‘We’re being pushed out at an alarming rate’
Despite current federal and state restrictions on evictions involving rental debt, no-fault evictions, which often stem from a landlord’s desire to “flip” property or attract higher-paying tenants, exist in a legal gray zone without the same protections.
“This loophole is plaguing families across Boston and Massachusetts, leading to evictions and displacement in an extremely dangerous moment for our collective health,” says Steve Meacham, coordinator of Organizing for City Life/Vida Urbana, which last week rallied outside a property near Codman Square where tenants are facing evictions they fear will mean homelessness for them.
When the Covid-19 pandemic hit, Stephania Pierre-Noel put her health on the line as a frontline worker at a local nursing home. Now, just a year later, she faces eviction from her home for the last nine years, 740 Washington St.
Her downstairs neighbor, Jean Gaspard, who has lived at the property on the edge of Ashmont Hill for 13 years, is confronting the same fate.
“We’ve been good tenants,” Pierre-Noel said. “Paying rent on time, no problem.”
Nevertheless, they claim, their new landlord, who was not identified at last Wednesday night’s vigil, has gone to extreme measures to push them out since inheriting the property from her deceased former employer last year.
Gaspard describes the level of harassment he’s faced as “too much for me. She messed up everything downstairs. She took away my stove. She took away everything,” he said, noting that he has been living without a fridge or access to his laundry machine for months.
According to City Life/Vida Urbana organizer Antonio Ennis, “This is a tactic that the landlord is using to frustrate him, to shame him, and push him out of here hoping that he’ll leave. That’s a tactic that we’re not going to tolerate.”
Efforts by the Reporter to reach the owner, Susan Rose of Randolph, by phone this week were unsuccessful. The property is in a realty trust.
The Massachusetts Trial Court has reported that 449 eviction cases were executed across in the state last December, despite the moratorium on renters’ evictions the Centers for Disease Control (CDC) ordered last year.
During the pandemic, no-fault evictions are proving to have serious consequences. According to Ennis, “People with pre-existing health conditions are compromising themselves by going into shelters.”
Frank Sharpe won a reprieve in his "no-fault" eviction last Friday. Photo courtesy City Life/Vida Urbana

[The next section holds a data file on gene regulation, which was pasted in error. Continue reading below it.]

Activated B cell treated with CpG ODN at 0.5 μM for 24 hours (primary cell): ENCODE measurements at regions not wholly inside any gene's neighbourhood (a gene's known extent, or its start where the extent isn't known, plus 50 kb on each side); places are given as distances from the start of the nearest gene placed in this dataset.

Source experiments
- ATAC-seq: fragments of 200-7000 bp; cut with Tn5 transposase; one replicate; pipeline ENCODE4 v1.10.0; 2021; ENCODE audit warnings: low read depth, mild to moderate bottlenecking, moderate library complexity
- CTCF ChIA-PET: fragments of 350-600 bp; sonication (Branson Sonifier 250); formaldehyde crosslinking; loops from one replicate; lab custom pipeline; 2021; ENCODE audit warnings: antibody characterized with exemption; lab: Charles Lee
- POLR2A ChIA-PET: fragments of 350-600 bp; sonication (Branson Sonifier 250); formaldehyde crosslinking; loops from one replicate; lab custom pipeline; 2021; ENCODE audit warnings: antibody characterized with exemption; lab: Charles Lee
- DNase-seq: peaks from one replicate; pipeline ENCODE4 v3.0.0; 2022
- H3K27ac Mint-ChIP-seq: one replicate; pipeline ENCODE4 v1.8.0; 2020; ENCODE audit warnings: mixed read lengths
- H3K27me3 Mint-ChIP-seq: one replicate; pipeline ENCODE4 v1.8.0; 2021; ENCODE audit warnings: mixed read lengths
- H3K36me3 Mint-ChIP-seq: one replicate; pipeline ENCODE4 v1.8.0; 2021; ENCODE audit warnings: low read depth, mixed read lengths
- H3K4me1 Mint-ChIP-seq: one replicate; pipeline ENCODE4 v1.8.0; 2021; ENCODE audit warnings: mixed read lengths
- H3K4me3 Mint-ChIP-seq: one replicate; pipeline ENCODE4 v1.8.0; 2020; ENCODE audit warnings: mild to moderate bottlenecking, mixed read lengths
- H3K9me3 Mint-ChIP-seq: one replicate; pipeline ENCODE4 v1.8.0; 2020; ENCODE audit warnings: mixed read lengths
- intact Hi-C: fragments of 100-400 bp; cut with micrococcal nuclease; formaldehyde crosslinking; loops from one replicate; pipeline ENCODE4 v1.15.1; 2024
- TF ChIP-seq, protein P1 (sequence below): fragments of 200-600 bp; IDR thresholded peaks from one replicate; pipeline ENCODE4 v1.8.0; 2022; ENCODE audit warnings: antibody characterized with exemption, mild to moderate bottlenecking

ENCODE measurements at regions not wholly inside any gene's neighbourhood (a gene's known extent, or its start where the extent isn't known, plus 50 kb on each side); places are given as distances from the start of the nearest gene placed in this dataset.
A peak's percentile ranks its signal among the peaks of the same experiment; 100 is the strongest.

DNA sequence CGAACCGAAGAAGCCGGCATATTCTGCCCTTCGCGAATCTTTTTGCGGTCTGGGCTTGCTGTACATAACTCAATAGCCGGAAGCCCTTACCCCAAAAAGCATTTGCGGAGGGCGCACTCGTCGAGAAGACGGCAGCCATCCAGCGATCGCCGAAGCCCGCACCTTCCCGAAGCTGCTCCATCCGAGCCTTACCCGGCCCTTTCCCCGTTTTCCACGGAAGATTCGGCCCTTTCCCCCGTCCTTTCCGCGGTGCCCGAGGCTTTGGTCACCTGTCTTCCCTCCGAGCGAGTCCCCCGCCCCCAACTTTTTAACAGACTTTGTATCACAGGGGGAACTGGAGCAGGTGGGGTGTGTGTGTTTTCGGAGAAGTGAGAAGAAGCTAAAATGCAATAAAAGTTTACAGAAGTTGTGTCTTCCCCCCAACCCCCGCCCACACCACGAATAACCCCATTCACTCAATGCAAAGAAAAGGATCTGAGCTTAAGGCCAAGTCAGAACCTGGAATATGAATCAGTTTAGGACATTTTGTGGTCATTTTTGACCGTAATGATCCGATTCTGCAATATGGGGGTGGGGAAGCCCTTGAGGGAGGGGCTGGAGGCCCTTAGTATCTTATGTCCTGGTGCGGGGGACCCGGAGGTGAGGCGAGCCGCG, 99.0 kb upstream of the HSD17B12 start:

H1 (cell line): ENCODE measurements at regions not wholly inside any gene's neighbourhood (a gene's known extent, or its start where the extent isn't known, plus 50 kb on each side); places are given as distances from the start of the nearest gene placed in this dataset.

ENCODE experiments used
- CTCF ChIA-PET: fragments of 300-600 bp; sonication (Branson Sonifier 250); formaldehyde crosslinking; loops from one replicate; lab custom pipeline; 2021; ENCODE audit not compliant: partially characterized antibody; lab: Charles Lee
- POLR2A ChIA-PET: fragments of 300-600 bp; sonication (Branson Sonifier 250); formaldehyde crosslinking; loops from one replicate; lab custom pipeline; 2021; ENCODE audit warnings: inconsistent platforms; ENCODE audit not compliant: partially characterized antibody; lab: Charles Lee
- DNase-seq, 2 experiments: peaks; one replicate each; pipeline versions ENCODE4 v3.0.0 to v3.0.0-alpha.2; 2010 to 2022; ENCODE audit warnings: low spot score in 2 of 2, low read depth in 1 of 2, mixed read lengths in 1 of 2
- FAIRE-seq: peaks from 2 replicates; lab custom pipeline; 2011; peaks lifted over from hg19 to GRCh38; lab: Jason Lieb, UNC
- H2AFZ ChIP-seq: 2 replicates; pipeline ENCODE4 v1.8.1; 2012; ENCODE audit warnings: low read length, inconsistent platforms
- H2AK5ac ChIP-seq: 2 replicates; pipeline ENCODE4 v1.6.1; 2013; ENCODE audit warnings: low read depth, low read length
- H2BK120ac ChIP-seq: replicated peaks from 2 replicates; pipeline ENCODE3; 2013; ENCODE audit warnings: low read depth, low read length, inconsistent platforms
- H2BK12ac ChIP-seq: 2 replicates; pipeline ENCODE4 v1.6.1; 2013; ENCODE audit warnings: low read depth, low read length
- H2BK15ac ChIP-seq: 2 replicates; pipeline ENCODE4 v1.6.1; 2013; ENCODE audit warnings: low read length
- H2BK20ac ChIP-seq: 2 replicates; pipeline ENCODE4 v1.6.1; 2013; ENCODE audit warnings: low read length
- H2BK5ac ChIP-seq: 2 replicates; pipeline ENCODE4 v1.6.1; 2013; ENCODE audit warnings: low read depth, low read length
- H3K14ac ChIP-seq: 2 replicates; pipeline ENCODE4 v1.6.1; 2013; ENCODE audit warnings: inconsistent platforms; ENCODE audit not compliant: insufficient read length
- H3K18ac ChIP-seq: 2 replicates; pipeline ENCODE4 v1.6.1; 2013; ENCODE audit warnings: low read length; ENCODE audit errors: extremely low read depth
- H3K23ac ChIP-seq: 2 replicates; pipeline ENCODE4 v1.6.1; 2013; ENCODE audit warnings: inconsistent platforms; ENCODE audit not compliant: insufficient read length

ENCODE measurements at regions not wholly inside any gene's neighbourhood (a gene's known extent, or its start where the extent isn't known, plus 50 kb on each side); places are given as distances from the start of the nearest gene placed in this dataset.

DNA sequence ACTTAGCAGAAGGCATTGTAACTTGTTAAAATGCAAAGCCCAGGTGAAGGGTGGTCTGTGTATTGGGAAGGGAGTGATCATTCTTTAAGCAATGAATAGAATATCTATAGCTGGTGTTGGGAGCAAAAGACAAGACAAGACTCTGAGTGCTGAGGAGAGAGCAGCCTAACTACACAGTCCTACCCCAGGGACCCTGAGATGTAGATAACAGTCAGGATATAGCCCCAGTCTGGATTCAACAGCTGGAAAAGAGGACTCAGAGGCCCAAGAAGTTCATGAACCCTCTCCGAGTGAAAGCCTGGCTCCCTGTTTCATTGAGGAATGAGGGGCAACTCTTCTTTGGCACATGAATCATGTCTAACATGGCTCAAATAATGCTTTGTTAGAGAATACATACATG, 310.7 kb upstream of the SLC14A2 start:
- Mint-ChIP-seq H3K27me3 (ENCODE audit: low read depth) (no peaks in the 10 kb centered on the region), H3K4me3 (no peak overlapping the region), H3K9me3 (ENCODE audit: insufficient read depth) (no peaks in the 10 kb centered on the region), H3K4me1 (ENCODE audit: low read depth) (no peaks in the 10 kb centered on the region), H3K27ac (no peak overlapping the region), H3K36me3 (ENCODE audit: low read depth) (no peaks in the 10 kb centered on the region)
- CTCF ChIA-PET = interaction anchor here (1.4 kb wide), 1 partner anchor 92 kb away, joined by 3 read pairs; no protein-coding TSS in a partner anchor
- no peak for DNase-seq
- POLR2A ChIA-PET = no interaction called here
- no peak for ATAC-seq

Frank Sharpe, a disabled 71-year-old Vietnam veteran living at 25 Lawrence Ave. in Dorchester, is currently facing that prospect. After receiving his eviction notice he applied for housing through the Boston Planning & Development Agency (BPDA) and through Metro Housing.
“I’m waiting for the opportunity to be placed. I need more time,” he said.
Ennis discussed Sharpe’s plight at the vigil. “He used to own his house, but he fell on hard times. The bank decided to do a short sale. Frank didn’t have City Life at the time. He lost his home to a landlord who paid half of what Frank paid for the home,” said Ennis.
“If the bank can take this property and sell it to someone else for half of what they sold it to Frank for, why couldn’t they just sell it to Frank? It’s simple. And it’s this simplistic stuff that is predatory against people of color in this community. Because Frank didn’t know his rights, they took advantage of him. He understands what happened. He took it on the chin. He’s a soldier. All he’s asking for is more time.”
On Friday, two days after the rally, Sharpe received just that— more time— after Judge Anne Kenney Chaplin, an associate justice in the state’s Eastern Housing Court, ordered that his eviction be postponed until May 10. The reprieve came after an attorney representing Sharpe— Maggie Gribben of Greater Boston Legal Services — showed evidence that Sharpe has been able to make his rent payments.
Pierre-Noel and Gaspard are confident that they, too, can win their respective fights with the help of City Life/Vida Urbana.
Pierre-Noel said that when she received her eviction notice, “I didn’t know what to do. Then I started to do my research and I found out about City Life. And I spoke to a great person who is Steve [Meacham], and ever since he’s been helping. And I’ve been feeling better. I’ve been going to a meeting every Tuesday, me and Jean, and that’s why we’re here today, so we can win this. And we believe we’re gonna win it.”
Gaspard added, “When it’s your time, I’m going to be on your side, too.”
Ennis closed the vigil with a call for collective action.
“This situation is very dear to me because this is my community and I grew up around here,” he said. “And I don’t like what’s happening. We’re being pushed out at an alarming rate. And for me, it’s very important that the people who are not in-tune to these issues become aware because maybe [no-fault eviction] hasn’t affected them, but that doesn’t mean that it won’t.
“When more people care, then more people come out and then we can fight this thing,” he added.